Ask students to discuss Wolcott’s Plant City, Florida, Strawberry Festival and Carnival, Shahn’s Sideshow, County Fair, Central Ohio, and Lee’s Untitled, Donaldson, Louisiana. How do these government-sanctioned photographs of difference contribute to and complicate our understanding of disability and its place within American history?

Other photographers of the period interested in the sideshow included Welty and Marsh. Lead students in a compare and contrast Marsh’s Sideshow Sign at Coney Island and Welty’s Sideshow Banner, Mississippi State Fair.

How does gender, both of the photographers and the signs’ subjects (“Mule-face boy” and “Mule-face woman,” respectively), influence these representations and our understanding of them?

Another photographer interested in unusual subjects was Diane Arbus. Her award-winning work has been exhibited in major shows, has earned her two Guggenheim Fellowships, and has attracted heated and divisive criticism, even after (and perhaps fueled by) her death by suicide in 1972. As she told a New Yorker reporter, “Most people go through life dreading they’ll have a traumatic experience […] Freaks were born with their trauma. They’ve passed their test in life. They’re aristocrats.”

Arbus’s photography offers the opportunity to facilitate a debate in class, as scholars are divided on the degree to which her photographs exploited her subjects.

Germaine Greer argues that, although Arbus operates within the tradition of freak photography, there is an important difference between her and her predecessors like Eisenmann. As she argued, “Eisenmann’s subjects had names, stage names and real names. The giants, dwarves, midgets, conjoined twins, bird-girls, bearded women and dog-faced boys whose photographs appear on thousands of postcards were all professionals. Often the notes on the postcards spoke of them as well-educated and happily married. Arbus’s nameless subjects are denied such confederacy and performativity. She often uses the devices of the older tradition in her treatment of otherwise unremarkable subjects. She reduced her subjects to generic phenomena by the names she chose for them: Jewish Giant, Mexican Dwarf, Albino Sword-Swallower.”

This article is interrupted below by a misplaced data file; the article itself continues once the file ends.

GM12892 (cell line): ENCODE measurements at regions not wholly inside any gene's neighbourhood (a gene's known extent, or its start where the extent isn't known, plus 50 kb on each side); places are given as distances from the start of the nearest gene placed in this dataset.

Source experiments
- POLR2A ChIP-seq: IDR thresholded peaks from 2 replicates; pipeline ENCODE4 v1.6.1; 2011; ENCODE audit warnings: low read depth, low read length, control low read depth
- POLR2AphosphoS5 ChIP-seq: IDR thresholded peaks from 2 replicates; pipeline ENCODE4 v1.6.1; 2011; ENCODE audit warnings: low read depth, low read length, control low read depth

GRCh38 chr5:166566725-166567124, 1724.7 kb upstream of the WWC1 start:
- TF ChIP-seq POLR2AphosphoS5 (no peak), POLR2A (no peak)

As she says, “Arbus is not an artist who makes us see the world anew; she embeds us in our own limitations, our lack of empathy, our kneejerk reactions, our incuriosity and lack of concern. Hers is a world without horizons where there is no escape from self.” (“Wrestling with Diane Arbus,” The Guardian, 2005).

Similarly Susan Sontag suggests Arbus’s “interest in freaks expresses a desire to violate her own innocence, to undermine her sense of being privileged, to vent her frustration at being safe” and that her photographs are “based on distance, on privilege, on a feeling that what the viewer is asked to look at is really other.”

On the other hand, John Szarkowski, former curator of photography at the Museum of Modern Art in New York, saw Arbus as a trailblazer in a new photographic aesthetic, and Sandra S. Philips, curator of photography at the San Francisco Museum of Modern Art argues that Arbus “was a great humanist photographer who was at the forefront of a new kind of photographic art.”

Do these photographs do violence to their subjects, as Sontag argued, or do they offer visibility to people who are otherwise marginalized?

Stelarc, Third Arm, 1980–98.

Body, Performance, and the Posthuman

The final section offers examples of modern and contemporary artists who engage with issues of disability in their work. A significant issue in contemporary theory is the deconstruction of the embodied nature of humanism. In humanistic thought, the mind and body are separate, with the body acting as a vehicle for the mind. Information technologies, scientific discoveries, and bioengineering challenge the role of the body, yet they are unable to fully replace the human body. Moreover, war, plastic surgery, and prosthetics have had a significant impact of the role of the body as well as of representations of people with disabilities, specifically as powerful subjects in critiques of war. Take for instance the German painter Otto Dix’s critique of WWI as seen in Scat Players and War Cripples.

Just as Brant used the Ship of Fools to challenge the cultural hegemony of the Church and the Crown during the fifteenth century, Dix’s work incorporates the mangled bodies of war veterans to show the human costs of nationalism during the early twentieth century. World War I was the first industrialized war, and the mechanization of warfare had dramatic effects.

Due to increased medical knowledge, wounds that would have killed soldiers in the past now left them disfigured amputees. These wounded veterans are a recurring theme in Dix’s work. The card players, who are outfitted with crude prosthetics, represent the German elite of the Weimar era. The soldier on the right wearing the Iron Cross represents the military. Opposite him sits a figure alluding to finance and capitalism. In the middle is a figure symbolizing the old aristocracy. The card players are propped up by technology, but the painting critiques the degree to which this can be considered progress.